Tuesday, 9 July 2013

Eric Lindros should be in the Hall of Fame

The list of Hall of Fame inductees is out, and this year's class consists of Chris Chelios, Scott Niedermayer, Brendan Shanahan, Geraldine Heaney, and Fred Shero.  Putting aside any latent Canadiens-centric biases, these are all worthy candidates for the Hall, and are beyond debate.

Every year though, this announcement leads right away to a discussion of those who didn't get in, even though it's fairly evident that none of this year's candidates displaced a more worthy contender.  This isn't like the Baseball Hall of Fame, which this year inducted no one, because steroids.  And it isn't like the Pro Football Hall of Fame, with its longstanding fascination with quarterbacks and skill players at the expense of linemen, and offensive players over defensive players, although the selection committee is working hard nowadays to right the imbalance.  Which of course has led to a backlog of record-breaking receivers being forced to wait their turn, with more joining the list as Marvin Harrison, Terrell Owens and Randy Moss reach retirement age.

In any case, the discussion when inductees are announced invariably turns to who was 'snubbed'.  This year, the victims claimed to be at the forefront are coach Pat Burns and Eric Lindros.

Pat Burns is a legitimate choice for inclusion, but not a mind-boggling omission so far.  His credentials certainly warrant inclusion, and he certainly will at some point be voted in.  If Pat Burns has had to wait, Fred Shero has been waiting decades longer, and had two Stanley Cups to his résumé, so it makes sense that this was his turn, if we disregard the reprehensible tactics his teams used.  If we think of the Hall of Fame in the broader sense, the notoriety and spectacle quotient of his teams certainly weigh the scales in his favour.

Eric Lindros is another member in waiting at the forefront.  Maybe timing, logistics, and his abbreviated career all have some part to play in his having to wait at least another year, and that's fine, but that his inclusion is even up for debate is outrageous.

The Hall of Fame is exactly that, a building and tradition to mark the careers of legendary players who have left their mark on the game.  And Eric Lindros left an unsurprisingly huge imprint on the sport.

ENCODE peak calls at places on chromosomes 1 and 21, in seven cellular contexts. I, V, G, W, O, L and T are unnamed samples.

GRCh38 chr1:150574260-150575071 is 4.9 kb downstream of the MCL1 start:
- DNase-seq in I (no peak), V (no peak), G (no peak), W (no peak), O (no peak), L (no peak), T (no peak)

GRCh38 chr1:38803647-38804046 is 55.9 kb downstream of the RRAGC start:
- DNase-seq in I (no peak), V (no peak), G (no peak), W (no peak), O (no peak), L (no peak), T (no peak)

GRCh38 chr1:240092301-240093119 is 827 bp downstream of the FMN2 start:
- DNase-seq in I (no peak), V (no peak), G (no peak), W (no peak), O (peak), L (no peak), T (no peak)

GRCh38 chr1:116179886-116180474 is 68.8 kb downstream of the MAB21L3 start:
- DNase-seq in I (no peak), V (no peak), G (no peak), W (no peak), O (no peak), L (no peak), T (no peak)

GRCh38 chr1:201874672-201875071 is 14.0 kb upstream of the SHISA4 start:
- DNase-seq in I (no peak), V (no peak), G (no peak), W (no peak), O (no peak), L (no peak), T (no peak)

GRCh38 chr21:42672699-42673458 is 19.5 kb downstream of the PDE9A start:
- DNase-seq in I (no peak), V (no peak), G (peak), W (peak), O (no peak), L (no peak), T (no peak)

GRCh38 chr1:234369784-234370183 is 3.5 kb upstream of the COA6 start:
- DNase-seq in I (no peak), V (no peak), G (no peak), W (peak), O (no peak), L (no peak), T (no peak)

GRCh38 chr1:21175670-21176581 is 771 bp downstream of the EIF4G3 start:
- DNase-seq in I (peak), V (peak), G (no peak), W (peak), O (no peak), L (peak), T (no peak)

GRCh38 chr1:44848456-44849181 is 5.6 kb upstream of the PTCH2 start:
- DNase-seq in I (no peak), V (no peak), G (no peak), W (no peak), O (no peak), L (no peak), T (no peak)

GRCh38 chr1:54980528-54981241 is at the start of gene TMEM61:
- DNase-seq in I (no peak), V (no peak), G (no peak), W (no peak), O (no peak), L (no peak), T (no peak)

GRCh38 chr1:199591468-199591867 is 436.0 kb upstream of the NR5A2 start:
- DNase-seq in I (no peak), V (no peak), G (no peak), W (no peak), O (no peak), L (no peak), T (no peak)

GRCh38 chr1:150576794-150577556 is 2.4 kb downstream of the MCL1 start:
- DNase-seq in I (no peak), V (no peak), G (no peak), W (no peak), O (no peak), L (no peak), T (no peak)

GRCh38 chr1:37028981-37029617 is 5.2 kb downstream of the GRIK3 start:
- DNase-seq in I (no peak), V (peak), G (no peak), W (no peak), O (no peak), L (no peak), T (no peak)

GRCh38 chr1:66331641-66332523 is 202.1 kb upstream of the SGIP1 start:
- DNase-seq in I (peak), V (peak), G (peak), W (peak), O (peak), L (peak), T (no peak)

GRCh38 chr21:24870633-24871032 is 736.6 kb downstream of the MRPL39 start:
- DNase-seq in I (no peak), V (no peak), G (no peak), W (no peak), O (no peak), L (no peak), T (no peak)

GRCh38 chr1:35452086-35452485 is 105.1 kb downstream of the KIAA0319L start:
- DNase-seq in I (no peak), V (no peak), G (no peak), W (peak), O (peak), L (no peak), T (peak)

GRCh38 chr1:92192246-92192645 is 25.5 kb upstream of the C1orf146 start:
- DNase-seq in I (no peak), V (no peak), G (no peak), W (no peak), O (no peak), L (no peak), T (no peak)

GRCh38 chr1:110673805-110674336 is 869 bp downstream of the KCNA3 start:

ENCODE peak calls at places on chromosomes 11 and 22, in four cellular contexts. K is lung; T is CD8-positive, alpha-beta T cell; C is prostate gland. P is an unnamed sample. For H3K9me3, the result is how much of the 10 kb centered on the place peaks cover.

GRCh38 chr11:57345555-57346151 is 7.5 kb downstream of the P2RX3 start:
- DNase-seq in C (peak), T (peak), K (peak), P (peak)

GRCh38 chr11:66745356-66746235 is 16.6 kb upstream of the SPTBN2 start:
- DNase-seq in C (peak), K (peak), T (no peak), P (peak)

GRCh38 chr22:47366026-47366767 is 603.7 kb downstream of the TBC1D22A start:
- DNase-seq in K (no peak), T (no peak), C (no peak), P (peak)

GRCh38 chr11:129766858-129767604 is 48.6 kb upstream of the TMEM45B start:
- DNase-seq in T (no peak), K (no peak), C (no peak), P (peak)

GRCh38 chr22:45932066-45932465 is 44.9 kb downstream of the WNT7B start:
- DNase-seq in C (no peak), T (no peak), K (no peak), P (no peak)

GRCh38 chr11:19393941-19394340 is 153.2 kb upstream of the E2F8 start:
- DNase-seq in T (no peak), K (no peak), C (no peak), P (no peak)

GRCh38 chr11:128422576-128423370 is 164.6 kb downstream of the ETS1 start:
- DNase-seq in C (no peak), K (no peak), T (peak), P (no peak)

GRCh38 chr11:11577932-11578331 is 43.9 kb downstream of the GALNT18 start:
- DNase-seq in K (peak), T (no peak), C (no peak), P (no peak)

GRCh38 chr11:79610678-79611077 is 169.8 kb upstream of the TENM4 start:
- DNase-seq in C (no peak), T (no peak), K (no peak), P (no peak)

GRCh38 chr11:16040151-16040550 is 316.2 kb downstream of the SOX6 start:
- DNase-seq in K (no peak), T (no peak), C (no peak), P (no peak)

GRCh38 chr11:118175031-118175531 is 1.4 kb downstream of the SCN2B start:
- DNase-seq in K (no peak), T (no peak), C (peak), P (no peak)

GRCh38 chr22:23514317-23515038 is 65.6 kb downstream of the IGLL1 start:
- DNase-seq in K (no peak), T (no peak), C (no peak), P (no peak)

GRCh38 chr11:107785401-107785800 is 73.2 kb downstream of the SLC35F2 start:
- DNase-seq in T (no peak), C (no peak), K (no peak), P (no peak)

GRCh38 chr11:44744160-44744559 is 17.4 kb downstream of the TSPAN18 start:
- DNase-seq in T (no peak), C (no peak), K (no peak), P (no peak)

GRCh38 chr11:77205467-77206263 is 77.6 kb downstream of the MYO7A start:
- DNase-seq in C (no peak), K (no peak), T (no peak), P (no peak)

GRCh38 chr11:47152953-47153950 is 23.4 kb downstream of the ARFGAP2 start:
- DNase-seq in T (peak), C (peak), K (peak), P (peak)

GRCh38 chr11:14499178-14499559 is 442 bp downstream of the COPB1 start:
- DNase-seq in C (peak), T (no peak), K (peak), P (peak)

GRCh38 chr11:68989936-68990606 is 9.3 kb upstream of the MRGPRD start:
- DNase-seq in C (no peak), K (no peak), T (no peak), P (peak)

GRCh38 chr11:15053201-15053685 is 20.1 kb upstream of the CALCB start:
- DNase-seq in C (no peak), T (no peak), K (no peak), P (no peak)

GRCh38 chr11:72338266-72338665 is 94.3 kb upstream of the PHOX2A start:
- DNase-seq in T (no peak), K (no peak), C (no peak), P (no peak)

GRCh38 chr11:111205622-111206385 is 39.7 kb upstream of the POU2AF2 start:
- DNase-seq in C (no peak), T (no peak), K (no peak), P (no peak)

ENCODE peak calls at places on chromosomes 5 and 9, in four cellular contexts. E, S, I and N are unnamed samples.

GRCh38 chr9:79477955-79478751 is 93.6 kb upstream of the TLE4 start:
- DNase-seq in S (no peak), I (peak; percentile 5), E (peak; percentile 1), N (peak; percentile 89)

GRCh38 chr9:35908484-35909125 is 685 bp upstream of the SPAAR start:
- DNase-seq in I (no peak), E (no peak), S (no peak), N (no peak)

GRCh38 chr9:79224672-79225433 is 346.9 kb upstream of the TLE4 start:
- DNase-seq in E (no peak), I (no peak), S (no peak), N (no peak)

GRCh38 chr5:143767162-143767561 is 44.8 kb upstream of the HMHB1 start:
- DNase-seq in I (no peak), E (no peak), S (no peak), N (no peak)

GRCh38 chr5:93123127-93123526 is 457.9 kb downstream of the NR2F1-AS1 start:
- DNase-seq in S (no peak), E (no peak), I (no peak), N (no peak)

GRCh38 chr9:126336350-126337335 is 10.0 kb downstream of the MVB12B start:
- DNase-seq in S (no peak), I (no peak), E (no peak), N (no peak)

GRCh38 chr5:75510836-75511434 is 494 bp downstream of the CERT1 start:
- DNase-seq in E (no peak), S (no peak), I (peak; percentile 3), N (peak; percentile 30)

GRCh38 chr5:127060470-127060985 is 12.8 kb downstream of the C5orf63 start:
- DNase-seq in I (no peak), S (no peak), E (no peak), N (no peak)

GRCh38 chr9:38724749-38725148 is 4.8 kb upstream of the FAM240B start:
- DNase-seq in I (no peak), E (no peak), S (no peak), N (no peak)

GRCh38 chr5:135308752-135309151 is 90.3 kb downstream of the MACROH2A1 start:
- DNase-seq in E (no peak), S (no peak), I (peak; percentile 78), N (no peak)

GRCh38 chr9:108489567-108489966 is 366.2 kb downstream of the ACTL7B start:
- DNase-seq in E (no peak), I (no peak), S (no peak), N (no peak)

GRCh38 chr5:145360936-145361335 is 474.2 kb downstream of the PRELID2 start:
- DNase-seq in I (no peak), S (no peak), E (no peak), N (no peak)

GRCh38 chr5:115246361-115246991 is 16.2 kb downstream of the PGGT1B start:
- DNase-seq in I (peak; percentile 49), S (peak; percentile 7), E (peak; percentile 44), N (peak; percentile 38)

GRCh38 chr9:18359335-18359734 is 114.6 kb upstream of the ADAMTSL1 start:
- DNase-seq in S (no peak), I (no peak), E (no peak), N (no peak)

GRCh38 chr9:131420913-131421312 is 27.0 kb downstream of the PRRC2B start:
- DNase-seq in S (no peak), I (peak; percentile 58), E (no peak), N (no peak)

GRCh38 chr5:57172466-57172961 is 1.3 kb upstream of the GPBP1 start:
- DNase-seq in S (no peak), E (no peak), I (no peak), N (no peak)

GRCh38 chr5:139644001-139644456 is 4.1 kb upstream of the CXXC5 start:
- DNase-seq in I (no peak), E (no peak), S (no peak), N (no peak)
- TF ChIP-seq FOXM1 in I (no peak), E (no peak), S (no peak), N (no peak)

He was one of those once in a lifetime players, following in the tradition of Guy Lafleur, Wayne Gretzky, Mario Lemieux, players who broke records in minor hockey and junior and scored insane numbers of points.  These players were followed throughout their childhood and adolescence by the hockey world, and were eagerly anticipated in the NHL.  

Eric Lindros' entry into the hockey world wasn't storybook, he refused to report to or sign a contract with the Nordiques who drafted him, and after sitting out one year, he was eventually traded to two teams, the Rangers and the Flyers, in a celebrated moment in hockey history that was ultimately resolved by an arbitrator.  While we waited, he had a memorable turn as a Canadian Olympian in 1992.  I still have the image of him carrying the puck along the boards as an opponent tried to check him, and bounced off and cartwheeled in the air for his troubles, while Mr. Lindros continued into the attacking zone seemingly unaffected, an unstoppable force meeting a quite movable object.

His Flyers years were spectacular, and he personified the new NHL, good or bad, the big talented scorer who could put up points or penalty minutes.  He updated the tradition of the Flyers as the Broad Street Bullies: they could still tangle with you, but they could outscore you too.

The early-end to his career is lamentable, and shouldn't count against his candidacy.  If it didn't affect Cam Neely or Pavel Bure, it shouldn't deter from Mr. Lindros' bona fides.  If anything, his concussion injuries should be seen as the dawning of a new awareness of the dangers of brain injuries.  Both his and Keith Primeau's and Pat Lafontaine's and Paul Kariya's abruptly terminated careers now serve as the figurative canaries in the coal mine.  They paid a heavy price, but their sacrifice will ultimately save countless others.

In any case, as I often argue in cases like these, any detractors pointing to his controversial reputation, adversarial posturing in his dealings with teams, and to his numbers not quite reaching a desired threshold, can be silenced by pointing to Dino Ciccarrelli, Class of 2010.  If that disgusting whackjob can get in, everyone can get in.  And Eric Lindros probably above all others.

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